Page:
Hunt urges Johnson to ‘be straight with people’ over no-deal Brexit


Jeremy Hunt has urged Tory leadership rival Boris Johnson to “be straight with people” about what a no-deal Brexit would mean.

The foreign secretary said Mr Johnson’s “million to one” claim about the chance of a no-deal “flies in the face of reality”.

Mr Johnson said any suggestion Brexit could be delayed again would “end up eroding trust in politics”.

Both men have said they would try to renegotiate a deal with the EU.

But Mr Johnson says the UK must leave the EU on 31 October, “do or die”, with or without a deal.

Mr Hunt says he would leave without a deal in October if there was no prospect of leaving with one – but has not ruled out a further delay and has called 31 October a “fake deadline”.

They are competing for Conservative Party members’ votes in the race to replace Theresa May as Conservative leader – and prime minister.

At a hustings in Bournemouth on Thursday, Mr Johnson was asked if he would rule out suspending Parliament – a controversial move – in order to push through a no-deal Brexit.

Describing it as an “archaic device”, he said: “I’m not attracted to the idea of a no-deal exit from the EU but, you know, I think it would be absolutely folly to rule it out. I think it’s an essential tool of our negotiation.

“I don’t envisage the circumstances in which it will be necessary to prorogue Parliament, nor am I attracted to that expedient.”

A no-deal exit would see the UK leave the customs union and single market overnight and start trading with the EU on World Trade Organization rules.

Jeremy Hunt, Boris Johnson composite picture

Mr Johnson has said a mechanism known as GATT 24 could be used to prevent tariffs, if there was a no-deal Brexit.

But in a letter to his rival, Mr Hunt quoted Leave-backing cabinet ministers Liam Fox and Geoffrey Cox, who have argued that this would require a deal with the EU.

In his letter, he asked: “Who is correct: You, or the Attorney General and the International Trade Secretary?”

He also questioned Mr Johnson’s suggestion that a free trade agreement could be negotiated during an “implementation period”, if no deal was reached – saying it was a “fact” that without a deal, there would be no implementation period and Brussels negotiators put the political cohesion of the EU before economics.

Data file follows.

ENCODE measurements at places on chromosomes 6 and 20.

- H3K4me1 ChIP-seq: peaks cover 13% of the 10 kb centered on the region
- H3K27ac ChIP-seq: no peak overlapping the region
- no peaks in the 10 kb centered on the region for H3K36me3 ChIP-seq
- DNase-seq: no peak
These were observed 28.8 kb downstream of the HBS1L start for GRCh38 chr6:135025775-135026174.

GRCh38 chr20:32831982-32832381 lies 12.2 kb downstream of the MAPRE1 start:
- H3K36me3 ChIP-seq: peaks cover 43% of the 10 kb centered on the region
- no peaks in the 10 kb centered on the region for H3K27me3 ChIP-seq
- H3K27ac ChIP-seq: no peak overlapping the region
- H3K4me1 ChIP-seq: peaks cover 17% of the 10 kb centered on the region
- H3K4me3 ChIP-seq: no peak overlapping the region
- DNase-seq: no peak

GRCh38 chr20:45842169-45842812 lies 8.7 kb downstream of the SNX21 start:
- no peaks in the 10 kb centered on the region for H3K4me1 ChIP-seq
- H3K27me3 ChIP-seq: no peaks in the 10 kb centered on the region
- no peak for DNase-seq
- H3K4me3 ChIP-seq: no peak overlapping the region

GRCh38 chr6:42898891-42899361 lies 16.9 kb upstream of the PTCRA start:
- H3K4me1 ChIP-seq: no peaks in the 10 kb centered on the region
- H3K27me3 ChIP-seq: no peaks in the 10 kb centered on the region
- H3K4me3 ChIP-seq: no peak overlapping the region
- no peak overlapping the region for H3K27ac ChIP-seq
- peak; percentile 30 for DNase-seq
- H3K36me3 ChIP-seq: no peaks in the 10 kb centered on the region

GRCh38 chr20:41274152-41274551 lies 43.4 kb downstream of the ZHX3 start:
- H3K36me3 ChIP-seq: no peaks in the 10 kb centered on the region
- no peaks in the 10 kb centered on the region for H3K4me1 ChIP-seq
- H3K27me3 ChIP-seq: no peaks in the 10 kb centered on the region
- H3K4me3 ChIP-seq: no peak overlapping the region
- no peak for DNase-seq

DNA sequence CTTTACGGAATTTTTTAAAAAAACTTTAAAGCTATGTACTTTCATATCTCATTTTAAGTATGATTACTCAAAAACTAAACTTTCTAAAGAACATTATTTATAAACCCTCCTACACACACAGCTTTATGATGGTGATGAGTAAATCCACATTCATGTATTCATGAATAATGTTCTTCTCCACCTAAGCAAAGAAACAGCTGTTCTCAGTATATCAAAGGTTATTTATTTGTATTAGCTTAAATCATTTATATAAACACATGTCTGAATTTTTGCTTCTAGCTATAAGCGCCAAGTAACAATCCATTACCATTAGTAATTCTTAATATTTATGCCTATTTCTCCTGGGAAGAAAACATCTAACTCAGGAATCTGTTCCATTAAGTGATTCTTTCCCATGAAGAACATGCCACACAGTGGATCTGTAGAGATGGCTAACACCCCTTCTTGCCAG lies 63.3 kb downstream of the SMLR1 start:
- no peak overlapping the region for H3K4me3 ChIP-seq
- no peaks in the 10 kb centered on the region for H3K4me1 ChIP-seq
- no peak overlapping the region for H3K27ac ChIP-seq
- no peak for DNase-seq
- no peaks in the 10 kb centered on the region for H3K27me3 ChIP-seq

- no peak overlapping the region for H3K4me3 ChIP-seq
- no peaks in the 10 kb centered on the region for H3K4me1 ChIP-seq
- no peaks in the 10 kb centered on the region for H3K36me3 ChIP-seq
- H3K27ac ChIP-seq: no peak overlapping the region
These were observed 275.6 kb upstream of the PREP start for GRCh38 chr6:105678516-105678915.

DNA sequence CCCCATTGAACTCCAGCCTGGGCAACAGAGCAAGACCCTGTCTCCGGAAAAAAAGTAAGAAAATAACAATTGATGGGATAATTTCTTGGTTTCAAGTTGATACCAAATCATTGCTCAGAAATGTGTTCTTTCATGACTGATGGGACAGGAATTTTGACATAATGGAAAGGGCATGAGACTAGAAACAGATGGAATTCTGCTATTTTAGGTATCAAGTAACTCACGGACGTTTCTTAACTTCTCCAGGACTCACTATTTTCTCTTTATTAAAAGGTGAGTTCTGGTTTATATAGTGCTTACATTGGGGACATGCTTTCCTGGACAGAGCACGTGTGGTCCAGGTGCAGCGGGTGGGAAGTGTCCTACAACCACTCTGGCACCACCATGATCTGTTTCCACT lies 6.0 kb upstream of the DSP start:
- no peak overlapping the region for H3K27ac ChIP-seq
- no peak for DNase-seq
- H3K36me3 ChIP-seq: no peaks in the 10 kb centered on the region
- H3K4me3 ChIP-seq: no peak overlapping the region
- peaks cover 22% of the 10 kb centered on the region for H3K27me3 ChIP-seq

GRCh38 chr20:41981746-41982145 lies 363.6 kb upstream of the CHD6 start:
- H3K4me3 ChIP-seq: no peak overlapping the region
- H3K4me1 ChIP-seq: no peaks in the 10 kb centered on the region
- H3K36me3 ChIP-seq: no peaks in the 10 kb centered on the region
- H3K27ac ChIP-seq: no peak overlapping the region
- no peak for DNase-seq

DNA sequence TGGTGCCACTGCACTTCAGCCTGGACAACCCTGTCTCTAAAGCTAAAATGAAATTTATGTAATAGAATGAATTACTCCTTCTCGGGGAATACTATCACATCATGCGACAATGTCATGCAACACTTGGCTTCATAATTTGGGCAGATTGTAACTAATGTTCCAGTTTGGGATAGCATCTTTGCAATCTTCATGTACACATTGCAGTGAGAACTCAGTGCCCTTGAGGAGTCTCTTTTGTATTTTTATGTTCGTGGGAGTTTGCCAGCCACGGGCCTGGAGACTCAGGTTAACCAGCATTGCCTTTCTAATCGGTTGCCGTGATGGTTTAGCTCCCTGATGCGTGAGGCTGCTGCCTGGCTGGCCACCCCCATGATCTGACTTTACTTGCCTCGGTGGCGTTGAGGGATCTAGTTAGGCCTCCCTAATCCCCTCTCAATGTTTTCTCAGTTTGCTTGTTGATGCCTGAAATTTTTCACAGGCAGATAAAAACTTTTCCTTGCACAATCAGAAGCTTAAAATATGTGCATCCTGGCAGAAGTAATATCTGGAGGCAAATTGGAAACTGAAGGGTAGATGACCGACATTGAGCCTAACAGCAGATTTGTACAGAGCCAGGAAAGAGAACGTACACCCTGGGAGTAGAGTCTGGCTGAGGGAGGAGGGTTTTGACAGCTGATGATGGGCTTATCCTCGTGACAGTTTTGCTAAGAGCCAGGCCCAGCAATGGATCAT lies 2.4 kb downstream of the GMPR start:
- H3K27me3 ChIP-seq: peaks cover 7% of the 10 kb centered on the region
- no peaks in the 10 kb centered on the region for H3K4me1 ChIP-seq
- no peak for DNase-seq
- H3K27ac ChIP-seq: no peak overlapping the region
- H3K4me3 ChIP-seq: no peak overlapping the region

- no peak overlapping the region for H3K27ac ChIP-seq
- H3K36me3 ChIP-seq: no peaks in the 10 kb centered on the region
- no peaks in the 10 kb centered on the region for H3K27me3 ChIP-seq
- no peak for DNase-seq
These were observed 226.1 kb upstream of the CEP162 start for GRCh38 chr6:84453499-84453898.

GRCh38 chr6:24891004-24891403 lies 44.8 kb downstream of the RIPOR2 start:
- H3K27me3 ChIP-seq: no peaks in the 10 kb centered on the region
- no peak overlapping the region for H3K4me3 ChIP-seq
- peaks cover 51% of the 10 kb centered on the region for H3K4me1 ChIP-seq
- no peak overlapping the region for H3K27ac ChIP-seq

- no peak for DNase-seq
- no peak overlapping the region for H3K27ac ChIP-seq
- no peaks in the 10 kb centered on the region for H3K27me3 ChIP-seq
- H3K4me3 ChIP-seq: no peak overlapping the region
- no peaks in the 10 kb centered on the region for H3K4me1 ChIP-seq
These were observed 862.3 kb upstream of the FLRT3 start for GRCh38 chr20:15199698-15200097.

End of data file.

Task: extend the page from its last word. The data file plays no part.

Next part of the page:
“We must be careful to face the facts as we find them. Will you be straight with people that no deal means no implementation period?”

At the hustings, Mr Johnson criticised Mr Hunt’s suggestion that the current Brexit deadline of 31 October could be delayed again – having been pushed back from 29 March after MPs repeatedly rejected the deal Mrs May had agreed with the EU.

“Anybody who proposes any further delay is simply going to end up eroding trust in politics, eroding people’s confidence in our democratic institutions further,” he said.

“And further weakening out great Conservative Party and our mission to lead this country.

“And it simply won’t work. Kick the can again and we kick the bucket, my friends, that’s the sad reality.”

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He also stood by his suggestion that the chances of leaving the EU without a deal were a “million to one”, arguing there had been a “change in mood in Westminster” and that there was now a “growing opportunity to get this thing done with style”.

In other answers from the hustings, Mr Hunt suggested he would quit as PM if he failed to deliver Brexit. Asked if he would “fall on his sword”, he said: “Of course, no PM is going to last any time at all if they don’t deliver Brexit and deliver it very quickly.”

He also ruled out involving Brexit Party leader Nigel Farage in negotiations with the EU: “Nigel Farage doesn’t want a deal, he wants a WTO Brexit straight away.

“And while I would be prepared to do that if there was no other alternative and I’m absolutely clear about that, I think it would be much better for our businesses and much better for our Union if we could get a deal and I haven’t given up on that.”

Mr Johnson dismissed his rival’s pledge to cancel student debts for some entrepreneurs, saying: “I think people, a lot of people, would automatically be defining themselves as entrepreneurs.”

“I think the more sensible things to look at are the interest rate, and a reduction of the interest rate, also looking at the cost of maintenance because I think those are very, very high and that people are paying a lot of money back over a long time.”

The candidates are set to face each other at an ITV debate on 9 July and at an event hosted by the Sun newspaper and talkRADIO on 15 July.

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